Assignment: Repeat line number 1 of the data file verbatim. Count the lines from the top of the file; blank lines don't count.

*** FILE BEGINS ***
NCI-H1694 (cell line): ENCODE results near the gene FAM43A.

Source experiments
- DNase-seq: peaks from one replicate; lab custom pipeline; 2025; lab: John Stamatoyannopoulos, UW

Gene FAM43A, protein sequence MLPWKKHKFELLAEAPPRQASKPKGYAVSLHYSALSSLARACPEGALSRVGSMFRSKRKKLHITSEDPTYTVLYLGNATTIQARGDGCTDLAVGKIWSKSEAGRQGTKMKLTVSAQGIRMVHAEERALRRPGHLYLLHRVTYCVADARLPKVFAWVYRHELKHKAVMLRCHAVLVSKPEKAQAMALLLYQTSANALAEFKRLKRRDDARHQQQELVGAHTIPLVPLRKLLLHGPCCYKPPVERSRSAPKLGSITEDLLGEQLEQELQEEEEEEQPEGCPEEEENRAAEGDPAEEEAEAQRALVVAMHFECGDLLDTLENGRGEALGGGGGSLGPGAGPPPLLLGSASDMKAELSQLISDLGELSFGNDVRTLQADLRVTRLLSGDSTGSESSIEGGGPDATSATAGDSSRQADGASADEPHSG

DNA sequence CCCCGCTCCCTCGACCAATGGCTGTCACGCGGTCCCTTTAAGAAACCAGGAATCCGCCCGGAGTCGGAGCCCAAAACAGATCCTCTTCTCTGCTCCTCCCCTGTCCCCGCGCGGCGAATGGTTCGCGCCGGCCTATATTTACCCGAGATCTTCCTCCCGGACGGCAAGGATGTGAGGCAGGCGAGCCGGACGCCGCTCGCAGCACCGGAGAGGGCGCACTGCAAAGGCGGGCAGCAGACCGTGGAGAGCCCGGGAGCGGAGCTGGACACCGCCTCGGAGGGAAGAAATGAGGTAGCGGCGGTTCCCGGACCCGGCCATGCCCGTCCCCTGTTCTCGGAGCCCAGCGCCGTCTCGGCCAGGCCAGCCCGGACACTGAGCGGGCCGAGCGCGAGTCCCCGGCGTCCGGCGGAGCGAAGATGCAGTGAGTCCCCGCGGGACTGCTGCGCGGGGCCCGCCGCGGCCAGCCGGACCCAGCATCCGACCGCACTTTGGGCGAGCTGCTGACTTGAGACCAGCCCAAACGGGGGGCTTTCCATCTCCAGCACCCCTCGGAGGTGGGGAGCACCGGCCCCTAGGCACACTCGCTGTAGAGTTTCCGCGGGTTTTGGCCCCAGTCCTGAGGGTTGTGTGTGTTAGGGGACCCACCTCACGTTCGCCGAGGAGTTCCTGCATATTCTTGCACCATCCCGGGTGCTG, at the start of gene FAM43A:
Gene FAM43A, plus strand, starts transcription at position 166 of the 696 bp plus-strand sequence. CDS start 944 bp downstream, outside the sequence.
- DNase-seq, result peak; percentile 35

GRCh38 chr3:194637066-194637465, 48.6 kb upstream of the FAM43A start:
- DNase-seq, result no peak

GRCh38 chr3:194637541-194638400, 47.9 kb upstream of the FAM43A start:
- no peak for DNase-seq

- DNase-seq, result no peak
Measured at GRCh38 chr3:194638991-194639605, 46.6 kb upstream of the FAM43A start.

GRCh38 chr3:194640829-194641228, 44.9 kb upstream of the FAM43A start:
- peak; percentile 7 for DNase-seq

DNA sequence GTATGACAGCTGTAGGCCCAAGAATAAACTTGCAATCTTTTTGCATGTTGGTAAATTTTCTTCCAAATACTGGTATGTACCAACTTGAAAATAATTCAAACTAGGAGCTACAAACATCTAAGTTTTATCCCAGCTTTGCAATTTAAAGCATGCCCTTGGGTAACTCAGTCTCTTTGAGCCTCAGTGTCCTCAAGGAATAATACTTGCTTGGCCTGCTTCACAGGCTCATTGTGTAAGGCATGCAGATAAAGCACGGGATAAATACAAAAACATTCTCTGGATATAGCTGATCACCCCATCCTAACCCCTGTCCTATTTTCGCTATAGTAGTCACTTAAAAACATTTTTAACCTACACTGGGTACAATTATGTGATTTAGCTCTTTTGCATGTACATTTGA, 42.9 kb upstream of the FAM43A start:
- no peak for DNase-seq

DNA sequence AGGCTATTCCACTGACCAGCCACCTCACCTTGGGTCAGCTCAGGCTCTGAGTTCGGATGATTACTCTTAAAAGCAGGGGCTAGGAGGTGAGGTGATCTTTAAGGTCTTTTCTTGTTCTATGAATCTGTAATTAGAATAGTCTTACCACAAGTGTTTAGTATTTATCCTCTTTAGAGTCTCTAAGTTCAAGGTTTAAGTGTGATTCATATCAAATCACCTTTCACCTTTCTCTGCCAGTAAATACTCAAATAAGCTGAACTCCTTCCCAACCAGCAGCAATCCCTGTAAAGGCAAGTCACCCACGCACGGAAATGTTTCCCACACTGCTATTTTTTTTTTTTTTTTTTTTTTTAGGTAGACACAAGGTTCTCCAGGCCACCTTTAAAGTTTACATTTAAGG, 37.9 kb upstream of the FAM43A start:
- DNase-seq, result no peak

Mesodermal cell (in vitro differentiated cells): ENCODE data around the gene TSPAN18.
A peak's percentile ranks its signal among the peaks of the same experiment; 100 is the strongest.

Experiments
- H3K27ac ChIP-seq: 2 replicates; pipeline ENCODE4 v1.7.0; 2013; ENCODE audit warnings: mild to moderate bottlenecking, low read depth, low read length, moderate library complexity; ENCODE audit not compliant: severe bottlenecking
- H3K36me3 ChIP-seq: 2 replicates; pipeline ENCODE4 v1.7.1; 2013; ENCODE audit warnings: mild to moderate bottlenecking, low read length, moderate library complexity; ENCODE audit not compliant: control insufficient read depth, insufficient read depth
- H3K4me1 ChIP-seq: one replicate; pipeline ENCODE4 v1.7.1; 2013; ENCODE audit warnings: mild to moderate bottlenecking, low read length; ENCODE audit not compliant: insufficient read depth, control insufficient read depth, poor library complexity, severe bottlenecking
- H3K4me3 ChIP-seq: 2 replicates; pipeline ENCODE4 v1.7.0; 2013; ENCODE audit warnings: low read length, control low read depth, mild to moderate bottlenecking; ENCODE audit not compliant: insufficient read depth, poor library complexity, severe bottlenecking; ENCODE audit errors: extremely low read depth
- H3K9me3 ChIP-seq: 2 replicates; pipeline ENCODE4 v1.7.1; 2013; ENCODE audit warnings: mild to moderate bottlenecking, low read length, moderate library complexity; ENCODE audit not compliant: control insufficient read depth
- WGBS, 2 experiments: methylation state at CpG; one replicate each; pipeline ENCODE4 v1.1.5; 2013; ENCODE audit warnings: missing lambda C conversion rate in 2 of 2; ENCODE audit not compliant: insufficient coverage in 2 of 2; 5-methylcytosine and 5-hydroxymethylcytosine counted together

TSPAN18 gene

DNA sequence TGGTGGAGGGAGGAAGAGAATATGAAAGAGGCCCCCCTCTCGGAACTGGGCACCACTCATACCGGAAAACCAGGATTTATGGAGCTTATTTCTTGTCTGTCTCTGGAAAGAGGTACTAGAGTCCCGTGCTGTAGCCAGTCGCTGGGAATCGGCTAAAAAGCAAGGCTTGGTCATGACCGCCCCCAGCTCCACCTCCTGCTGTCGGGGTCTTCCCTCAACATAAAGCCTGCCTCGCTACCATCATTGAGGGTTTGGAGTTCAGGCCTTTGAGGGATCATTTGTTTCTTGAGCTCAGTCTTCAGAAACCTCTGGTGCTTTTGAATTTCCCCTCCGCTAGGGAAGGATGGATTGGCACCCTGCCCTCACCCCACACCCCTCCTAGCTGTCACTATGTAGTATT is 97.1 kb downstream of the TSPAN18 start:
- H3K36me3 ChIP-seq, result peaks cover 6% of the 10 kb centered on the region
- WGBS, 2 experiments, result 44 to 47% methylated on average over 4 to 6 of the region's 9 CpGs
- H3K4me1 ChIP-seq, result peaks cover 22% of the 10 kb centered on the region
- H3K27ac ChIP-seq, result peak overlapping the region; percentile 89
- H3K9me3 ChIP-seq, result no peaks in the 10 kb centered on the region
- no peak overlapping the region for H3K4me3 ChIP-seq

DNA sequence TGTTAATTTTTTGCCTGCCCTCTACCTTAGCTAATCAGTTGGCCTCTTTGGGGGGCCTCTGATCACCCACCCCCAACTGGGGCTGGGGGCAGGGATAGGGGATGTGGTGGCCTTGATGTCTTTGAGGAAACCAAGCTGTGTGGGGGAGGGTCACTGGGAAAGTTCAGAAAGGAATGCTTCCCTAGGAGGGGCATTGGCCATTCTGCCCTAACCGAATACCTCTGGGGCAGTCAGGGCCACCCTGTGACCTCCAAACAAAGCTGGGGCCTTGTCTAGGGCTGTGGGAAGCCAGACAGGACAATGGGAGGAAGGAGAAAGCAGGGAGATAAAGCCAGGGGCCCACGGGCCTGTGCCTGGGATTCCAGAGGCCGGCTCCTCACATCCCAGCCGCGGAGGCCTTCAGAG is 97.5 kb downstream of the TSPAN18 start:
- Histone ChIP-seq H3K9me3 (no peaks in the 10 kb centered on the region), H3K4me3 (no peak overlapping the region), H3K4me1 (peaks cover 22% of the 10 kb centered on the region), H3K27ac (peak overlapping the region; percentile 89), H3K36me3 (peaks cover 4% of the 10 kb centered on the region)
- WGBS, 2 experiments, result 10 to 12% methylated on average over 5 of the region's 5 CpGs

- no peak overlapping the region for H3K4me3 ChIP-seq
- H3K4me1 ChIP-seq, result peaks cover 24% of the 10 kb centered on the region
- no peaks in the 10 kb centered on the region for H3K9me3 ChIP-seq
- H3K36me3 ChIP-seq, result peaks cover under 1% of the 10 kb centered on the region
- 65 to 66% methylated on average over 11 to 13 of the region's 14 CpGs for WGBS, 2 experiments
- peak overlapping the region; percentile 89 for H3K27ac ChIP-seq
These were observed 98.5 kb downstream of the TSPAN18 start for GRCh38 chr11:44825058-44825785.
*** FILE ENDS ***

NCI-H1694 (cell line): ENCODE results near the gene FAM43A.